The flow of life.
Department of Paediatric Surgery, Seth GS Medical College and K.E.M. Hospital, Parel, Mumbai-400012, India., India
A V Deshpande
Department of Paediatric Surgery, Seth GS Medical College and K.E.M. Hospital, Parel, Mumbai-400012, India.
|How to cite this article:|
Deshpande A V. The flow of life. J Postgrad Med 2002;48:242-242
|How to cite this URL:|
Deshpande A V. The flow of life. J Postgrad Med [serial online] 2002 [cited 2022 Jun 26 ];48:242-242
Available from: https://www.jpgmonline.com/text.asp?2002/48/3/242/87
The sight of flowing blood is a terrifying one indeed, but it is a flow of life. William Harvey is famous for his discovery of human circulation. But surprisingly it was not this great Briton who was the first to realize that blood flows. So then, how did we learn of the flow of blood and what was Harvey's contribution?
Long, long ago since the times of Aristotle, it was known that the blood flows. Galen proved that the arteries contained blood and not air. He also professed that there were anastomoses between the arteries and the veins, a fact that Harvey refused to accept! Cesalpinus described two closed systems of circulation, one arising from the liver and supplying the body and the other involving the heart and the lungs enriching the spirit. But sadly, however accurate these descriptions appeared, they were mere speculations. They emerged from the occasional observations of the 'arm-chair' philosophers.
Then came the people of action, Harvey being the most famous. William Harvey, one of the greatest names in experimental science, was born in Folkstone in 1578. He attended Granville and Caius Colleges, Cambridge and then proceeded to Padua, the greatest contemporary college of Anatomy. He was trained by Fabricius who was a great Anatomist himself. Fabricius had described the valves in the veins and the development of the chick embryo. Harvey was deeply influenced by the teachings and the methods of Fabricius, and he admitted to have thought of the direction of circulation based on the description of valves by Fabricius.
Harvey returned to England and joined the Royal College of Physicians in London. He started working on the problem of circulation. No one before his day had attempted such an elaborate experimental work deliberately planned to solve the problem relating to the single most function of the body. In 1616, he delivered a famous lecture in which he presented his concepts of circulation. The accuracy and vividness of Harvey's description of the motion of the heart have been appreciated by generations of physiologists. His thoughts, however, were looked upon coldly by his colleagues. Harvey continued with his noble mission.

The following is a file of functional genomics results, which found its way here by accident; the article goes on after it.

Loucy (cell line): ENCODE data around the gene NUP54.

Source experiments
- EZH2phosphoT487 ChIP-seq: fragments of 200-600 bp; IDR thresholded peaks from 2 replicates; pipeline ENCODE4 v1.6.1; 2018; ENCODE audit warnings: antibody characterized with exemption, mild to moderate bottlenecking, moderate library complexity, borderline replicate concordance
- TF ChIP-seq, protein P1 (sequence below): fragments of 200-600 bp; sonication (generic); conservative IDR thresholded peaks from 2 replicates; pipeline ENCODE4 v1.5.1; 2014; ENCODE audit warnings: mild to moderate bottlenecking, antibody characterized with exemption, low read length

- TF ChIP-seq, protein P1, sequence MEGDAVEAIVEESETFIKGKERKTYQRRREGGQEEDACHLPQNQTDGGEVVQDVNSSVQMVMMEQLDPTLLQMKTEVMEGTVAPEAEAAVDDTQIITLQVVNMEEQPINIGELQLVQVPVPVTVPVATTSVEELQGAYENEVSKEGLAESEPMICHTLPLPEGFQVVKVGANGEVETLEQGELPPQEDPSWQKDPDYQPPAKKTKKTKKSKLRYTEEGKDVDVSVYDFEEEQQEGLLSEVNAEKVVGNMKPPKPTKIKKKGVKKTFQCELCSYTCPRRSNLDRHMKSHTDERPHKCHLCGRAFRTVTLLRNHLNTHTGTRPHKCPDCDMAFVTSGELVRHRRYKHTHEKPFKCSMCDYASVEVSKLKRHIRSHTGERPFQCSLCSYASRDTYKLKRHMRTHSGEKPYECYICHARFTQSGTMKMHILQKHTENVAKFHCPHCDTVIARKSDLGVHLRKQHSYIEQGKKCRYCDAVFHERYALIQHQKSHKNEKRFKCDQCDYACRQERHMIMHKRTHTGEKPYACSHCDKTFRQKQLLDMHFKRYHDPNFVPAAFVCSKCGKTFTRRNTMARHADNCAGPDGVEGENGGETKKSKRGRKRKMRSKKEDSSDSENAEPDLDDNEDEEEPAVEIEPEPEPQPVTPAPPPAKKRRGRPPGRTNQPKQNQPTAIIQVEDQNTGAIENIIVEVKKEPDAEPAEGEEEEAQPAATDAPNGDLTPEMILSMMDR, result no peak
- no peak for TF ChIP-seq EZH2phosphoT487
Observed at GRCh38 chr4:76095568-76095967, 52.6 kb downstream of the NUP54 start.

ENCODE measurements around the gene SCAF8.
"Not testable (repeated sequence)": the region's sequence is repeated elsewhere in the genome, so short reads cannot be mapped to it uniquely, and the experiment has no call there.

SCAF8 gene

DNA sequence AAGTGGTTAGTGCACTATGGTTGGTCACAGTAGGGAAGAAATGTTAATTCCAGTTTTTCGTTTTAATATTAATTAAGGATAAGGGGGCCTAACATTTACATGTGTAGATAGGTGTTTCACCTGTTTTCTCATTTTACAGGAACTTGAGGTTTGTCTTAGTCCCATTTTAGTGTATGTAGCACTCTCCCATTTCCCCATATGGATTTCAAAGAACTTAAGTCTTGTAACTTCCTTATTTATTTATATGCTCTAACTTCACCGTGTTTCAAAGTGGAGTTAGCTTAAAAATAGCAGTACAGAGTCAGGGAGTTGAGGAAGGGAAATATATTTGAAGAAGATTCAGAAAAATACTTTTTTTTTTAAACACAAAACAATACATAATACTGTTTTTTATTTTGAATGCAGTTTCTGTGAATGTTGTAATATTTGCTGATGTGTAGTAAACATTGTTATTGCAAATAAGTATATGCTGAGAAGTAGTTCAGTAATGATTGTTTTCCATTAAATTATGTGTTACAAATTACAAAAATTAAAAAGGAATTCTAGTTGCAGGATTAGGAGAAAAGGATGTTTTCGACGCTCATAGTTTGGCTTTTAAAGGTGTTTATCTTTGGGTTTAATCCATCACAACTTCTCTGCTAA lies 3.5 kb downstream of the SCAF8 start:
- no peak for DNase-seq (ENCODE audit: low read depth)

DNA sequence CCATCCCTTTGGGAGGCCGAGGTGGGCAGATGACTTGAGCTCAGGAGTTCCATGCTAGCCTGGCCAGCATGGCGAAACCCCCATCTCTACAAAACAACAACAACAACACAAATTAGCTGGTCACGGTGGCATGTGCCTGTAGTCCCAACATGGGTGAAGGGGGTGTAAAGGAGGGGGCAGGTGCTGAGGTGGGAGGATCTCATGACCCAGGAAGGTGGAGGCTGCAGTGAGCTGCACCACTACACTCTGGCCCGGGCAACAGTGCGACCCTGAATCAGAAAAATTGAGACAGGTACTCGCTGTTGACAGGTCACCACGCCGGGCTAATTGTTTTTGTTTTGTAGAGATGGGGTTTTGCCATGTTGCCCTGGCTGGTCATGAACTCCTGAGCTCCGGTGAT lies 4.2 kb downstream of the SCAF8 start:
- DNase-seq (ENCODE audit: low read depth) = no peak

In 1628, Harvey published a small volume titled 'De Motu Cordis' in Frankfurt. He wrote on the function of the heart and the transmission of blood through the vessels. The movement of the heart was for a long time thought to be beyond human understanding, but Harvey analysed it perfectly. He wrote that the apex impulse occurred during the contraction of the heart; the contraction of the heart was brought about by the contraction of the muscle fibres and this contraction resulted in forceful expulsion of the blood from the ventricles. This laid a sound basis for the discovery of the circulation. Harvey went on and established the pulse to be the column of expelled blood, and that valves ensured the direction of flow in the veins and that human circulation was indeed a complete circle! His experiments were neat and convincing although they were not accepted immediately. On the solid foundation of his work generations of medical men have developed the science and medicine of the circulatory system.
William Harvey achieved much in his lifetime. He was the physician to Charles I of England. He was elected to the post of President of College of Physicians, which he declined due to old age. Before his death this great doctor gave all his estate to the college.
But the greatest achievement of William Harvey is the fantastic use of his anatomical knowledge to discover the physiology of circulation – a wonderful coming together of sciences!